The lawsuit relates to a reference to the former Majdanek forced labour camp, which was set up by the occupying Nazi German regime in 1941 near the city of Lublin.
In an article published in November 2008, Die Welt described the labour camp, where an estimated 79,000 prisoners died, as a “Polish concentration camp.”
The case has been filed by Zbigniew Osewski, whose family members suffered under the Nazi regime, with one grandfather dying in a German prison, the other spending five years in a forced labour camp in Essen.
In 2010, the Warsaw Appeal Court ruled that such a case can be taken up by the Polish judiciary, provided that the offence is carried out on Polish territory.
Lawyers have argued that the print version of Die Welt is sold on Polish territory, likewise the online version is accessible, and hence the claim is valid.
Osewski is calling for 500,000 euro (2.2 million zloty) in damages, which he hopes will be paid to an educational centre in the Baltic city of Swinoujscie, near the German border.
Polish Americans picket Obama
Meanwhile, Polish Americans picketed President Barack Obama's visit to his native Chicago over the weekend, following the American leader's use of the expression “Polish death camp,” while awarding the Medal of Freedom to the late Polish resistance icon Jan Karski.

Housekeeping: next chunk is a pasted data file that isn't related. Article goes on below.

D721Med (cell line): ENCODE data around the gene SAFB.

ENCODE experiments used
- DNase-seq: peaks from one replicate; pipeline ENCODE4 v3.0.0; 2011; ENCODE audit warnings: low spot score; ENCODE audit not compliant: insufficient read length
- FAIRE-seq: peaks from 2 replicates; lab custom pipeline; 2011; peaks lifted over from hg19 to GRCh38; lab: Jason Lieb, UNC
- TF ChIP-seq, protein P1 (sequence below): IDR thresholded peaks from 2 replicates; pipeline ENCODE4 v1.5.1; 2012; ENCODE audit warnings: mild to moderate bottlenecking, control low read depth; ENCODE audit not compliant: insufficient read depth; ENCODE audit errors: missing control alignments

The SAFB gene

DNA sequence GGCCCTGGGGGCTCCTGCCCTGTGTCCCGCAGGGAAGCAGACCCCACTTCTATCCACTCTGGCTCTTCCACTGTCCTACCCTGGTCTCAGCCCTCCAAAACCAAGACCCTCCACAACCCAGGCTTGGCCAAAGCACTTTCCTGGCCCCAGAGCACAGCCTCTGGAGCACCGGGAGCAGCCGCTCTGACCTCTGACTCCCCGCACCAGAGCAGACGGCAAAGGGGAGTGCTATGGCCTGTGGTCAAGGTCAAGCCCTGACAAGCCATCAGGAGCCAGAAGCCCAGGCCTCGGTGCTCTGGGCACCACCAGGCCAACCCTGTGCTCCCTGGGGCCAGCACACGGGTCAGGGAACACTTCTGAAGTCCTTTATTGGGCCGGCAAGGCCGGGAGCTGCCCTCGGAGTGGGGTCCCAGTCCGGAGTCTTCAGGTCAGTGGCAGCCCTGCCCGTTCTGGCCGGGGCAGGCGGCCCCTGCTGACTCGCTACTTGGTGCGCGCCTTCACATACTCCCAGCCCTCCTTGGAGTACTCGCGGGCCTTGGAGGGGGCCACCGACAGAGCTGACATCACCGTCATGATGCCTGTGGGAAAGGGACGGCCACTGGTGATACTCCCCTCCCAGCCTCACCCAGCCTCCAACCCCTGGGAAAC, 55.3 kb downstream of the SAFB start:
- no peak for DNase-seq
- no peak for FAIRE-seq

The Polish American Action Committee (PAAC), which organised the protest, believes that Obama should have made a vocal apology for last Tuesday's misstatement, and that his letter to President Bronislaw Komorowski was insufficient.
The group of Polish Americans protested outside the Chicago Cultural Center on Friday, where Obama was making a fund-raising speech, in the lead-up to this November's presidential election.
Although Obama's statement did not receive nearly as much coverage in the US as it did in Poland, the Washington Post published a letter on Monday which argued that Jan Karski, the late recipient of the Medal of Freedom, had been overshadowed by the diplomatic scandal. (nh)